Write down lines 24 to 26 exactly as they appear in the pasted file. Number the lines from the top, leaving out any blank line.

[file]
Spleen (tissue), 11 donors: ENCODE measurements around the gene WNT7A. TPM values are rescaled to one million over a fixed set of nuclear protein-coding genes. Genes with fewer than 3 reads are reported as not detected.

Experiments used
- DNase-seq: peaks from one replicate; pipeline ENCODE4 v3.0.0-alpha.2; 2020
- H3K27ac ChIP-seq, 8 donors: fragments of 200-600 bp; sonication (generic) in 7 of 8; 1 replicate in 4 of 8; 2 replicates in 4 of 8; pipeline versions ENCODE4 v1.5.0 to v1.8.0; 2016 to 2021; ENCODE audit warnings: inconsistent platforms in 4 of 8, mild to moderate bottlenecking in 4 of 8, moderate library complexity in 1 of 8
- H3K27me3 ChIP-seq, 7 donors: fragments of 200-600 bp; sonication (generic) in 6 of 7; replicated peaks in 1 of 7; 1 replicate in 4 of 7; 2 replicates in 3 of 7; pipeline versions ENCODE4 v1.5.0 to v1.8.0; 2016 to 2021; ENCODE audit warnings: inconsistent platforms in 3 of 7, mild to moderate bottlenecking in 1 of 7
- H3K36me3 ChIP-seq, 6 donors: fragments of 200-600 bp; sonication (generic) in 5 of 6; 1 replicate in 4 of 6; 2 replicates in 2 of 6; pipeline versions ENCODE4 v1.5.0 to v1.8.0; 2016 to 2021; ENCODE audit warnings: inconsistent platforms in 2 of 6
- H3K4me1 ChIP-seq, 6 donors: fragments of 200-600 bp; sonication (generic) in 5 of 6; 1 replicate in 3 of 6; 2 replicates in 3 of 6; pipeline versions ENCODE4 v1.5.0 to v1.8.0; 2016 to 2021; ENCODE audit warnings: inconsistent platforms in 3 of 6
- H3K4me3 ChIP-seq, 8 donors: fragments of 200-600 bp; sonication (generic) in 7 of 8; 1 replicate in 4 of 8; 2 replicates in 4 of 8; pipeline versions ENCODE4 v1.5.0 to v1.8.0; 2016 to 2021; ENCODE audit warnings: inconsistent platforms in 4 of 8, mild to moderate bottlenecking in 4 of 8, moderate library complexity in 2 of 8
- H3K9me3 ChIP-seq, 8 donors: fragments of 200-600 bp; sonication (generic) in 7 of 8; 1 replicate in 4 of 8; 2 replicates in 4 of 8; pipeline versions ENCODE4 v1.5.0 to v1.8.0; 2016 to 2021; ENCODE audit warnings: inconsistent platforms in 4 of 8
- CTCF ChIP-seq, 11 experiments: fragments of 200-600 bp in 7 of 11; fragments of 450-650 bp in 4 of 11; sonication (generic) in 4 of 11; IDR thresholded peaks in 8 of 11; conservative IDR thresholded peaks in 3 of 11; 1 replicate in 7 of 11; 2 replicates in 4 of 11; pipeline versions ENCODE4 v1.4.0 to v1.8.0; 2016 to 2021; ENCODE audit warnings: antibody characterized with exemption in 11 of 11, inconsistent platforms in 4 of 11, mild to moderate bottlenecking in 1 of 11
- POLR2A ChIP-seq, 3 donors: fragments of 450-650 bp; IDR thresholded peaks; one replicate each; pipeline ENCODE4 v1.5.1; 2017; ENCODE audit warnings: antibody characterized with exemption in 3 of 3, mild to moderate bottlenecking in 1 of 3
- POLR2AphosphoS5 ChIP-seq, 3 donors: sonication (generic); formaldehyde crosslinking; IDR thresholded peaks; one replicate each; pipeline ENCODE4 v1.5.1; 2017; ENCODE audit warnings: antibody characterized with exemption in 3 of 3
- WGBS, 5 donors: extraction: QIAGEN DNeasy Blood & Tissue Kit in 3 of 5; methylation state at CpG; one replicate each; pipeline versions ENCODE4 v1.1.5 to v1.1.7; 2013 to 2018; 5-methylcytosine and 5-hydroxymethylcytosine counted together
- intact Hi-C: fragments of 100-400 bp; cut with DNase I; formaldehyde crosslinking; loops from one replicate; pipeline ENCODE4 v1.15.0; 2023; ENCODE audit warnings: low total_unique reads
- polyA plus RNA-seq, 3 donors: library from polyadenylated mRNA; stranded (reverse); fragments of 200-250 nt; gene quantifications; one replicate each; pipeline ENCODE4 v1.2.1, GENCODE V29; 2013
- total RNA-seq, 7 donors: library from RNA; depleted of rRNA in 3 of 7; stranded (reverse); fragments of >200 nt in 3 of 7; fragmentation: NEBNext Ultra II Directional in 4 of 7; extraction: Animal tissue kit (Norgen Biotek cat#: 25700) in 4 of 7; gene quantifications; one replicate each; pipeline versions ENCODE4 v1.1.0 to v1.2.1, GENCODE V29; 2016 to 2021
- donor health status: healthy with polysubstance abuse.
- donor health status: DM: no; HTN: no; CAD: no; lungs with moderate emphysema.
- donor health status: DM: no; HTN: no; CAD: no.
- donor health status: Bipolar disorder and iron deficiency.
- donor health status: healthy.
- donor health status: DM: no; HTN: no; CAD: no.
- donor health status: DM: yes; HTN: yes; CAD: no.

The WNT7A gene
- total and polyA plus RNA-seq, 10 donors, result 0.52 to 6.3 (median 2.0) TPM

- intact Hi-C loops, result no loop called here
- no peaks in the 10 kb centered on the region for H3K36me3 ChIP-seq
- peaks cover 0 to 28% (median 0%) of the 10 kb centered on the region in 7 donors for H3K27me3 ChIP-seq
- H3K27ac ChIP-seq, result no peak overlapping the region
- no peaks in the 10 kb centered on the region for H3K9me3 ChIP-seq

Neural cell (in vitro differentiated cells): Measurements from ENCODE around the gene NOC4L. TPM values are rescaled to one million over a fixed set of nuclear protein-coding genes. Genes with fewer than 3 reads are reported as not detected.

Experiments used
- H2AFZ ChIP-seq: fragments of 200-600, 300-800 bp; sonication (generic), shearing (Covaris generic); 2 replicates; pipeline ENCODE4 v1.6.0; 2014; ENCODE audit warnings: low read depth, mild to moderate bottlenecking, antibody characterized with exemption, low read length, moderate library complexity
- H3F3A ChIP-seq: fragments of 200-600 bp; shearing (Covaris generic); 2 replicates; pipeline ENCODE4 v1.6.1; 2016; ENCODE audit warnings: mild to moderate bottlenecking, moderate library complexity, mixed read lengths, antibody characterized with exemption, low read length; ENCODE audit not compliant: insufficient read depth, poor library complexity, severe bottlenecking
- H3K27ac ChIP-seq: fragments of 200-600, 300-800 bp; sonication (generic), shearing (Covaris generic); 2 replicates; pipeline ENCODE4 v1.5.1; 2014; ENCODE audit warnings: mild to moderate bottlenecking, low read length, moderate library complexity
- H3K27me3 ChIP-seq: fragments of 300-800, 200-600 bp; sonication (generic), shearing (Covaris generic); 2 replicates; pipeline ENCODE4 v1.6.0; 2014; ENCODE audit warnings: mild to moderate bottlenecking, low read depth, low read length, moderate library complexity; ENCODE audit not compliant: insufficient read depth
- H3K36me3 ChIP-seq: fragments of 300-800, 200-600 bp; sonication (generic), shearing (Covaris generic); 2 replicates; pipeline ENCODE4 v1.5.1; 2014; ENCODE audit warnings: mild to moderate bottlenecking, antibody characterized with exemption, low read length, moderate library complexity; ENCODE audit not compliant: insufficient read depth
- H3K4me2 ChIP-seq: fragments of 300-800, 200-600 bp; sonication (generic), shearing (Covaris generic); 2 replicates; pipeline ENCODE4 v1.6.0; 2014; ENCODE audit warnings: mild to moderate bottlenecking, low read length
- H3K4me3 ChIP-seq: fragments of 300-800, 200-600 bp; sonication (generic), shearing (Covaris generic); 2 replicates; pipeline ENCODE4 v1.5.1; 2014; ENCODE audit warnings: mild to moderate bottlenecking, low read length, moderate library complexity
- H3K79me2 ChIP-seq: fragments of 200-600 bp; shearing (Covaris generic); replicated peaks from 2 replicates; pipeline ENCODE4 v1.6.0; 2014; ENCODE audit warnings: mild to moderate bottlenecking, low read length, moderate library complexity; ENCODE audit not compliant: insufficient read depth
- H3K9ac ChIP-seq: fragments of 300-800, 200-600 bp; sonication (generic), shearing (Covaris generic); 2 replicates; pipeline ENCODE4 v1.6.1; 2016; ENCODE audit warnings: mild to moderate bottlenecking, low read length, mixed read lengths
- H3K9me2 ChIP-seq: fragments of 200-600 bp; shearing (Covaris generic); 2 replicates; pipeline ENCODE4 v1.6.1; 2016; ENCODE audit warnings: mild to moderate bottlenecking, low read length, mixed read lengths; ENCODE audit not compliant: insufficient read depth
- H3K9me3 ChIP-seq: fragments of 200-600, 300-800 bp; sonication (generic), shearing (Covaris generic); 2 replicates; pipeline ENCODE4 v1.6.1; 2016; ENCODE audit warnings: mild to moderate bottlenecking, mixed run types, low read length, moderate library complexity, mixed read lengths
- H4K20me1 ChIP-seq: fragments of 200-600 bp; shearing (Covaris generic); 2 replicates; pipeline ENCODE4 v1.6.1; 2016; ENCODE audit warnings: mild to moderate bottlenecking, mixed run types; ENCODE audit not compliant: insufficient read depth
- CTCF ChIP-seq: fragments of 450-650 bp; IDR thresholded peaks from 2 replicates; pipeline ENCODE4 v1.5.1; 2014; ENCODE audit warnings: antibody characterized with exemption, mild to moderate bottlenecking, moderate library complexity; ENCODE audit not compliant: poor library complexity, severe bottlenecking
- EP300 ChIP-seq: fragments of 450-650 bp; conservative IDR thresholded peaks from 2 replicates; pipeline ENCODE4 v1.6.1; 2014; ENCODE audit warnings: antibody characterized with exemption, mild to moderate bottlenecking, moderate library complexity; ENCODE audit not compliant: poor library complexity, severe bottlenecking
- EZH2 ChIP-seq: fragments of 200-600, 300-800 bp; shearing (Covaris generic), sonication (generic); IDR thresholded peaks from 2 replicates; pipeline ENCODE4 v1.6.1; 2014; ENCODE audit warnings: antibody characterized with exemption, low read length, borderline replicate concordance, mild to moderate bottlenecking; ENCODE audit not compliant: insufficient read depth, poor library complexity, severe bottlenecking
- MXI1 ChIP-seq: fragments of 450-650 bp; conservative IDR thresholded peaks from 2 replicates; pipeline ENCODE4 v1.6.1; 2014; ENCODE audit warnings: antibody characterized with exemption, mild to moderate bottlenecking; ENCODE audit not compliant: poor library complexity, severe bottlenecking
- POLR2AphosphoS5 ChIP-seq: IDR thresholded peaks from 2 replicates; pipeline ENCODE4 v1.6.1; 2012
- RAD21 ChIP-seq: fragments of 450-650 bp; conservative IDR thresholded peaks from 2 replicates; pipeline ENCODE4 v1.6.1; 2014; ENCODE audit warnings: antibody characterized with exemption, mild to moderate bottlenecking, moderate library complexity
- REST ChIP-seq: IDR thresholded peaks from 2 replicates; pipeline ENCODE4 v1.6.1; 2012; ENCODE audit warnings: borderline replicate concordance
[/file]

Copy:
The WNT7A gene
- total and polyA plus RNA-seq, 10 donors, result 0.52 to 6.3 (median 2.0) TPM

- intact Hi-C loops, result no loop called here